THE Scottish Ambulance Service has invested half a million pounds in “shock boxes” for all of its patient transport vehicles.
All 450 vehicles used by the service will be equipped with the boxes, which will enable quicker life-saving support for patients in Scotland.
Shock boxes can identify what is necessary to save a cardiac patient when applied to them and will deliver the appropriate level of charge.
They are fully automated and no training is needed.
The boxes will provide further resilience to the new defibrillators that were bought recently for Scotland’s emergency ambulance fleet.
By including them in patient transport vehicles, the service is creating an additional 450 responders which can intervene in potentially life-or-death situations.
A spokesman for the ambulance service said the added capacity increases the potential to save lives, particularly in rural communities where geography and distance are factors.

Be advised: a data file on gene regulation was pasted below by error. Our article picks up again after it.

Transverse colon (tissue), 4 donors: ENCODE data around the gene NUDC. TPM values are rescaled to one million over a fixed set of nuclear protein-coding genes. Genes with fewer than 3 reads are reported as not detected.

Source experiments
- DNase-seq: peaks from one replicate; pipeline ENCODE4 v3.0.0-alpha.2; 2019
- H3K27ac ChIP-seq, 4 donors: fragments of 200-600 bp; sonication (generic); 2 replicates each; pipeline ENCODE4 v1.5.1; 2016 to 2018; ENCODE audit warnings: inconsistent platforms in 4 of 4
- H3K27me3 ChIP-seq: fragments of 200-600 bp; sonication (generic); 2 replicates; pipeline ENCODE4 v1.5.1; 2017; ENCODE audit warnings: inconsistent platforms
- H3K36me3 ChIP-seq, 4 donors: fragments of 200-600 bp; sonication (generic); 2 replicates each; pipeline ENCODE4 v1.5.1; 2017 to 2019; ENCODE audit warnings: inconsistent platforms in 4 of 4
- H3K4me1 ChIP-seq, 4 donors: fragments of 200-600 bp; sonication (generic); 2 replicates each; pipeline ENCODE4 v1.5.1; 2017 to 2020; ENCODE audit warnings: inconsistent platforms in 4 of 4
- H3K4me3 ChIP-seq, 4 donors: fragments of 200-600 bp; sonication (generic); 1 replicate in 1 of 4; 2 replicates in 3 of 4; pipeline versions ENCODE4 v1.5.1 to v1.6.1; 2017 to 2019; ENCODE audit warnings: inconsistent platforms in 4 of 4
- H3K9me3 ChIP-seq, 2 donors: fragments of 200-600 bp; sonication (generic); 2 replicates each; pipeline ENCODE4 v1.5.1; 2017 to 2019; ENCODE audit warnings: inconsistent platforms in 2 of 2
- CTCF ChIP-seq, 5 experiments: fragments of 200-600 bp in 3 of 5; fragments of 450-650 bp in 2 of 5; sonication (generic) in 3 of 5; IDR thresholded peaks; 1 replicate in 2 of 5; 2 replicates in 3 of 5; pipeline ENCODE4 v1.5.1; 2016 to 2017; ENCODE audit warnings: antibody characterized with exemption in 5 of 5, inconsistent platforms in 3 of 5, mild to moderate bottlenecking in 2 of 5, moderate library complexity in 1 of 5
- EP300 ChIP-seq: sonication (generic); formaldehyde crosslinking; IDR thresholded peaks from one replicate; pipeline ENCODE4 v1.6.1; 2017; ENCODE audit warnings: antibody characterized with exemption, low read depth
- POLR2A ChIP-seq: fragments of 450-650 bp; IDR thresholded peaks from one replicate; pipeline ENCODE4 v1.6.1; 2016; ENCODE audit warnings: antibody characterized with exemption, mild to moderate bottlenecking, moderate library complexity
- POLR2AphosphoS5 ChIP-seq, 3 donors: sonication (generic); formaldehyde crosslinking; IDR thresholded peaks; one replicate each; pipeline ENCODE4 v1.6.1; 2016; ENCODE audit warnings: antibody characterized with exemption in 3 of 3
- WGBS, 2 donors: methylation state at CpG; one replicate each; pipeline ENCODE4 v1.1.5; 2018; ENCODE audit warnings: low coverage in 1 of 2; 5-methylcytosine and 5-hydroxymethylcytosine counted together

Pauline Howie, chief executive of the Scottish Ambulance Service, said: “In a cardiac emergency the early application of an automated shock box while the ambulance is on its way can save a life.
“The introduction of 450 of these devices across Scotland will enhance community resilience and has the potential to make a real difference in remote and rural areas.”
Health Secretary Nicola Sturgeon said commended the introduction of the devices.
She said: “The ambulance service is at the frontline of patient care throughout Scotland and these shock boxes will help to further enhance the service they offer.
“Emergency ambulances already carry lifesaving defibrillators and today’s announcement means that patient transport crews will also have the equipment to enable them to save lives.”
The Scottish Ambulance Service carries out over 1.5 million patient journeys each year.